Councillor calls for safety upgrades on Acomb Road in York
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Councillor calls for safety upgrades on Acomb Road in York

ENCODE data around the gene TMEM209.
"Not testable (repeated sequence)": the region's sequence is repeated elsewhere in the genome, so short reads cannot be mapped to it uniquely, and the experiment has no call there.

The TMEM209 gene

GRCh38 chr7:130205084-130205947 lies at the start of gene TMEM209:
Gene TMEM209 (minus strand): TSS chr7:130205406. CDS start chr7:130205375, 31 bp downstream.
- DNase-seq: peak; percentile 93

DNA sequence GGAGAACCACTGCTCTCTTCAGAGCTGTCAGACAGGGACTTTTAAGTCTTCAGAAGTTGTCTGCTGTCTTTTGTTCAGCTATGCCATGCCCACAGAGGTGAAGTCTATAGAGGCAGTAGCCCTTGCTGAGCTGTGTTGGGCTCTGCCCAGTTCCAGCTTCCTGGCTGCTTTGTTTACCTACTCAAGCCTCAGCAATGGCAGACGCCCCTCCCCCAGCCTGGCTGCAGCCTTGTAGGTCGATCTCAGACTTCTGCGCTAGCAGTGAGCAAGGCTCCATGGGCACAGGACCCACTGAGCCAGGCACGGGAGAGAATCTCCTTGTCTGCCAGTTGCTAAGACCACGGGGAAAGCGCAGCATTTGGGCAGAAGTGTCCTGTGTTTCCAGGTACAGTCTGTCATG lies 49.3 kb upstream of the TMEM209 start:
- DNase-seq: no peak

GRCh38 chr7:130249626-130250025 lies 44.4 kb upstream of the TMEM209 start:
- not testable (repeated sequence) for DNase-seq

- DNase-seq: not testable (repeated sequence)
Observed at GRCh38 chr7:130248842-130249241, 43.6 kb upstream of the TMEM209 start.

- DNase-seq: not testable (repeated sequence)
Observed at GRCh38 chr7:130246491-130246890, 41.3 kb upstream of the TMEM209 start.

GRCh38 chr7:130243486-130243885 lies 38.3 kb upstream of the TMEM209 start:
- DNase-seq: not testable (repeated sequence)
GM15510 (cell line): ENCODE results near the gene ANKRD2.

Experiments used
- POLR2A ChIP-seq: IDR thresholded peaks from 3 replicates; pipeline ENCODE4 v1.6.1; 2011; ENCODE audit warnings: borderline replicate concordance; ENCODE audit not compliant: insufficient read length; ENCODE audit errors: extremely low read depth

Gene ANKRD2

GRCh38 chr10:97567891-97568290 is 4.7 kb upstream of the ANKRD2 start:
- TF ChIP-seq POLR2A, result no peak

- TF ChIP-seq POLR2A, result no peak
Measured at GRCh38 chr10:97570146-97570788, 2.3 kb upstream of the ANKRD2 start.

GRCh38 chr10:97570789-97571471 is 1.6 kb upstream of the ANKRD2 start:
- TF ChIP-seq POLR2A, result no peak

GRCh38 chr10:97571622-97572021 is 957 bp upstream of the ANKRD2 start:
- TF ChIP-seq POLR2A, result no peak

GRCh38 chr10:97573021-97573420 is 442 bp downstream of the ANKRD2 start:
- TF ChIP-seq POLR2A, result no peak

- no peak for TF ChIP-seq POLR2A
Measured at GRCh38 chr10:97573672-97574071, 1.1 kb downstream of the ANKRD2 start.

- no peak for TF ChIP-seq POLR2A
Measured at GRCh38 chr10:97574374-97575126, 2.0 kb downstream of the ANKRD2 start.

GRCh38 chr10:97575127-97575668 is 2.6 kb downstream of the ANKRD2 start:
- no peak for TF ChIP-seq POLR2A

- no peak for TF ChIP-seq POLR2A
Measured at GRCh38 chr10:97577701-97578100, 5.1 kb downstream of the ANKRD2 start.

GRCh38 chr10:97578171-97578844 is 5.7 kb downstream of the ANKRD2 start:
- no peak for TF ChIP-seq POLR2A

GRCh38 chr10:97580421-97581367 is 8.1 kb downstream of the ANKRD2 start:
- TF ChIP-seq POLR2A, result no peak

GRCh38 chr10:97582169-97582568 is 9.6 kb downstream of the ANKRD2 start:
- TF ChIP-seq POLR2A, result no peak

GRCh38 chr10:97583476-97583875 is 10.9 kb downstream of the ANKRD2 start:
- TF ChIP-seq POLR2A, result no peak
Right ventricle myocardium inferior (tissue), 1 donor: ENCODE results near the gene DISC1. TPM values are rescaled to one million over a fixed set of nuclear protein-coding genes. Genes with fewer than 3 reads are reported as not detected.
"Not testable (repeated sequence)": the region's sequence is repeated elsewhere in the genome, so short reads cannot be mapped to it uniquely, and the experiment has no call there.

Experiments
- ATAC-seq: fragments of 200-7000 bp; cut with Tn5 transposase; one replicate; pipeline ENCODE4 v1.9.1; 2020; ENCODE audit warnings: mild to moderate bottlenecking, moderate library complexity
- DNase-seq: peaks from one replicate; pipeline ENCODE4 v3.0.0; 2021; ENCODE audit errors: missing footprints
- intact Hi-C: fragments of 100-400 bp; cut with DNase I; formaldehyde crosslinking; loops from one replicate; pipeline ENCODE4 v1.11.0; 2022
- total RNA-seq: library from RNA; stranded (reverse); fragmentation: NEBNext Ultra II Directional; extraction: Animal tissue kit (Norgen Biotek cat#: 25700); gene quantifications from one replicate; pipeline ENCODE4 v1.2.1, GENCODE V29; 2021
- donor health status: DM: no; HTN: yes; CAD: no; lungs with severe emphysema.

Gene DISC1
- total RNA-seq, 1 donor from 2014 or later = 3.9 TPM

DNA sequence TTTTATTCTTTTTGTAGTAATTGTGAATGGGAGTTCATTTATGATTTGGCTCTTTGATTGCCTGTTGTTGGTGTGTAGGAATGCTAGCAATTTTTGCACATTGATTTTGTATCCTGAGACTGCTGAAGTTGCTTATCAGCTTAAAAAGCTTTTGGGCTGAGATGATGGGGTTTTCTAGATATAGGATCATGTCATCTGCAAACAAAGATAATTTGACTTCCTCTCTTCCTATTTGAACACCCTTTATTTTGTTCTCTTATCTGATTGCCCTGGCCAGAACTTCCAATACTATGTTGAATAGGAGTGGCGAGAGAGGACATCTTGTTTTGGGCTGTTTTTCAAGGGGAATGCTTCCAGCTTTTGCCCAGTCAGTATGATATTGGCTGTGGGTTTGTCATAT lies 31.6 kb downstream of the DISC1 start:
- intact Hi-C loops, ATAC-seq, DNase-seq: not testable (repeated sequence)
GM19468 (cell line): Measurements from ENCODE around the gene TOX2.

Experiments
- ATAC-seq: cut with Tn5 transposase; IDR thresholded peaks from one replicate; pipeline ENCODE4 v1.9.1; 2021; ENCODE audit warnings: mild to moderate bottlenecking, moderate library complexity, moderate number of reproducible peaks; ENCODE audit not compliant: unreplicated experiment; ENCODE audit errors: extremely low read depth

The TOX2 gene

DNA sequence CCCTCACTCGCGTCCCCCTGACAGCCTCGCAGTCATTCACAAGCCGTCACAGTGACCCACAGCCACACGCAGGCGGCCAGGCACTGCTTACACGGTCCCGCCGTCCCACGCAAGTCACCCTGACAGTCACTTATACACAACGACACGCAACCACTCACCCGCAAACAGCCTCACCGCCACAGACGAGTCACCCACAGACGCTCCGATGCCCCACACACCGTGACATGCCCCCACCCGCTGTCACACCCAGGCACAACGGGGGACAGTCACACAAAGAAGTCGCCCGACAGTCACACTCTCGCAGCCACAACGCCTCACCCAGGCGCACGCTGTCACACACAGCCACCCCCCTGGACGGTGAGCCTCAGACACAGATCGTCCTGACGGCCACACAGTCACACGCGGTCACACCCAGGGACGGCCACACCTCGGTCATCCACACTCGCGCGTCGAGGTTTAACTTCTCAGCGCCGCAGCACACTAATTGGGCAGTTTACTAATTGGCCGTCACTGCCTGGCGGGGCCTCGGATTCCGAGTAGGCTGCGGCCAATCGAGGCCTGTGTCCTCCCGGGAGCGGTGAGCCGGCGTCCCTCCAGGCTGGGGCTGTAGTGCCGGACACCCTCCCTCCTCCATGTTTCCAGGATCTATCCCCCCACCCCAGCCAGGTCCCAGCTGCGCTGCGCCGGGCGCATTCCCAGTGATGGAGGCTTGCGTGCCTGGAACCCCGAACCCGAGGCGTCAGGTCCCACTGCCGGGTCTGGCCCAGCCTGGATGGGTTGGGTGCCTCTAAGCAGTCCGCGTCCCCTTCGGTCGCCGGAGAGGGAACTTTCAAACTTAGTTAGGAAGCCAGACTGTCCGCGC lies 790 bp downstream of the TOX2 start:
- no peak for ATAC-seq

Holgate councillor Kallum Taylor spoke out after the most recent crash in Acomb Road, on January 11, which saw a car flip onto its side. Fire crews had to get in through the boot to free the occupant, who was unhurt. Cllr Taylor tweeted in the immediate aftermath of the incident ‘Hope all involved are OK. But he then added, in the same post: “How many more, @CityofYork/ @NYorksPolice?” Speaking to The Press, Cllr Taylor said that the website crashmap.co.uk revealed that, in the last 24 years, there have been no fewer than 96 recorded crashes along Holgate Road and Acomb Road. He said the road was so wide it ‘almost invited’ some motorists to drive recklessly. “Something could so easily go wrong,” he said. “You’ve got a school on that road, two churches, shops at either end, a working men’s club, the Fox pub. We’re just asking for trouble.” Cllr Taylor said a properly enforced 20mph zone would help. But he said more was needed – including cycle lanes that ran the full length of the road, and a proper signalled pedestrian crossing at Acomb Primary School. “That’s a daily nightmare,” he said. Cllr Taylor admitted that Acomb Road wasn’t the only road in York that had problems. “It’s roads all over York,” he said. That is why it is vital that road safety is factored into the ongoing consultation on York’s transport system – and any transport strategy that comes out of it, he said. Cllr Taylor says the new strategy should take account of data on road accidents. “It’s great that we’re doing it (developing a new transport strategy) at last, but we mustn’t ignore issues that existed before the consultation,” he said. “We’re not starting from Year Zero. We have years of issues.” York’s ongoing 10-week transport consultation was launched in November. Council bosses say it is first time since 2010 that the authority has looked ‘holistically’ at all the different modes of transport across the whole of York – from the footstreets and city centre to villages and rural areas. The online consultation features interactive digital maps where those taking part can report areas of concert such as pinch-points or red light jumping. The top road safety issued reported so far is about the poor quality of road and pavement surfaces – followed by vehicles passing too close. Speaking to The Press last week, the council’s executive member for transport Cllr Pete Kilbane said he had been ‘really encouraged by the open and honest conversations we’re having’. “”It’s not too late to take part and if you have not yet contributed then we really do want to hear from you,” he said. The consultation closes at 11.59pm on Sunday February 4. You can have your say at ourbigconversation.york.gov.uk/